. . . Robert Rauschenberg, one of the most influential artists of the 20th century, died Monday in Florida at age 82.
note: i had worked on some 'Assemblages' of Robert's - with Peter Wirth (during the 1980's) in Los Angeles, California . . . Rest in Peace my Friend
. . . from the history of collage from Picasso and Schwitters to Rauschenberg and Cornell, I have come to believe that sometimes the making of a work may be planned
from beginning to end. An image may be made in more than one form, changing according to the needs of the work, but a primary goal in making collage art is to allow
the imagery to transcend the process and speak to the viewer . . .
Copyrighted 2008 - 'G Waves' - lunar.gsfc.nasa.gov
. . . Robert also got involved with producing dance performances and went on a world tour with Cage and Cunningham’s dance company.
In 1968, he was invited by NASA to witness the liftoff of Apollo 11 and to use this theme in his work - see above . . .
> a Quote: . . . Robert Rauschenberg: 'The Wild and Crazy Guy'
By RICHARD LACAYO - Thursday, May. 15, 2008
It may be the least of the many things that Robert Rauschenberg will be remembered for. But in summing up the great legacy of the artist,
who died on May 12 at 82, let's pause to remember that he won a 1983 Grammy Award for the cover of the Talking Heads album Speaking in Tongues.
Something about that feels right. It's hard to think of a better match for Rauschenberg, a demiurge of creative disorder, than the band that said,
"Stop making sense"
What Rauschenberg passed on to everyone who came after him was an idea of art as a very freewheeling transaction with the world.
Marcel Duchamp may have staked out something like this position sooner, but Rauschenberg gave it a more raucous charm. True, many
artists have used it since as permission to make lazy, slapdash work. So did he. But every time you see anyone doing anything that
isn't supposed to be art--and calling it art--Rauschenberg is there.
Born in Port Arthur, Texas, in 1925, he made his way to New York City by age 19. All around him was a world of beckoning refuse,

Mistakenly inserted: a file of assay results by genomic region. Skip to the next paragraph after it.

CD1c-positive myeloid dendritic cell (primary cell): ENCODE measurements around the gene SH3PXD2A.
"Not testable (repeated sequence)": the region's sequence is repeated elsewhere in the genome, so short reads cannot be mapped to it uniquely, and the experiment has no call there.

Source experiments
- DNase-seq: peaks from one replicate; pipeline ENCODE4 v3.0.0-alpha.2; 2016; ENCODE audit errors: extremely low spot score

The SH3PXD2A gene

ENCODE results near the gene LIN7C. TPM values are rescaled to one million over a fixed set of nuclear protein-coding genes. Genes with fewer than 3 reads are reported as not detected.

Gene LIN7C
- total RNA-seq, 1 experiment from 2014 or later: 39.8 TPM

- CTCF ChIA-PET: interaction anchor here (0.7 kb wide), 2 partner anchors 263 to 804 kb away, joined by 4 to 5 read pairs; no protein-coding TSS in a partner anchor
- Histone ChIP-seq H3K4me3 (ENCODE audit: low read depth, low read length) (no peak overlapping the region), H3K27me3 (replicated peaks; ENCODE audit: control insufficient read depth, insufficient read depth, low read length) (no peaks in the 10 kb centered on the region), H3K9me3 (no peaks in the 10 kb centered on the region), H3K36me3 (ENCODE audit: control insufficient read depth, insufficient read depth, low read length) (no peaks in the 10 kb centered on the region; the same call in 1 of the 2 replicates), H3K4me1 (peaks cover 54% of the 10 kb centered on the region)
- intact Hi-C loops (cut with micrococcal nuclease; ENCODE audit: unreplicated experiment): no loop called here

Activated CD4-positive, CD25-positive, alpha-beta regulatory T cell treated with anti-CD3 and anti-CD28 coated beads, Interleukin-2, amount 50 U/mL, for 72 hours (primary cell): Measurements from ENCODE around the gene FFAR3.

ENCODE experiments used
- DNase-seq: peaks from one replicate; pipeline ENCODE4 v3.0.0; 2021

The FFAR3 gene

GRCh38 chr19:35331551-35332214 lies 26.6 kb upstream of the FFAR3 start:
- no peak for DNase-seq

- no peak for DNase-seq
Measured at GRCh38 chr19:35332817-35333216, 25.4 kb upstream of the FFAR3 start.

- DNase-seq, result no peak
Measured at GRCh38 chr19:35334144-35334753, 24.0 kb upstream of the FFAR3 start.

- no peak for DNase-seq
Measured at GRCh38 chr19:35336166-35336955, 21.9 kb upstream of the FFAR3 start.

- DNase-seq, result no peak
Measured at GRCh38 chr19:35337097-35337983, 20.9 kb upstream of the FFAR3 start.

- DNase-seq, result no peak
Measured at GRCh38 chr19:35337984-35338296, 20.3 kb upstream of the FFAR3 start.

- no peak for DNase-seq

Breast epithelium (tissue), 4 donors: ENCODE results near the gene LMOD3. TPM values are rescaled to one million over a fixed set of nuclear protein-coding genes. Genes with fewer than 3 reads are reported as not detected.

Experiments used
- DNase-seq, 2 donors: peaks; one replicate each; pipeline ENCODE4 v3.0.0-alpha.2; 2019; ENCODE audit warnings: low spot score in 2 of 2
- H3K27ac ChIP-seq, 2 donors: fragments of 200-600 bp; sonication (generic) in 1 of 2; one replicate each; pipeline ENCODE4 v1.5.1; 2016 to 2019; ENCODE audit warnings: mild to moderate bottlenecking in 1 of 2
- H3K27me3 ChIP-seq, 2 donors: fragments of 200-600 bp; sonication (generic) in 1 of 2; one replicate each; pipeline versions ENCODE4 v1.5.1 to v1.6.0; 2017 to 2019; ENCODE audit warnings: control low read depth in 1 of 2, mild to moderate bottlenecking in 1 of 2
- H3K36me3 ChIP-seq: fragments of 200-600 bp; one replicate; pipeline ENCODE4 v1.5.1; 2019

umbrellas, rags, old magazines, even a stuffed eagle--things just waiting to be reunderstood, or maybe just misunderstood in more interesting ways.
Collage and assembly were techniques that had already been used meticulously by Picasso and Kurt Schwitters.
Rauschenberg jammed his found objects together with a different kind of abandon.
He produced industrial-strength "combines," big pieces in which worlds collided with a bang.
Monogram, from 1955 to '59, featured a wooden platform on which stood a stuffed Angora goat with a tire around its waist. It was typical.
Rauschenberg's early thinking crystallized in the late 1940s and early '50s at Black Mountain College, where he shared ideas with the composer John Cage,
who was using chance and randomness as operating principles in his art. One famous Cage composition, 4'33", was just four minutes and 33 seconds of nothing,
in which the silence and whatever random noises people heard (or made) in an auditorium became the music.
This was where Rauschenberg began to perfect the idea that he would eventually put this way: "Painting relates to both art and life. Neither can be made.
(I try to act in that gap between the two.)" By the mid-'50s, he was also in a romantic relationship with the artist Jasper Johns. Trading ideas at top speed,
together they were a pivot point between the psychodramas of the Abstract Expressionists who came just before them and the cool ironies of the Pop artists who came after.
Maybe the most enduring idea Rauschenberg left us is that one great task of art is not so much to impose order but to make the most of chaos.
It's connected somehow to the thing we'll always remember most warmly about him: that he made not making sense ... make sense.
TALKING HEADS - Speaking In Tongues (Robert Rauschenberg )
Label: Sire Records Company
Format: Vinyl, LP, Limited Edition
Genre: Electronic, Rock Style: Leftfield, Synth-pop, Indie Rock
Credits: Artwork [Cover/Package] by Robert Rauschenberg
. . . read more on Robert Rauschenberg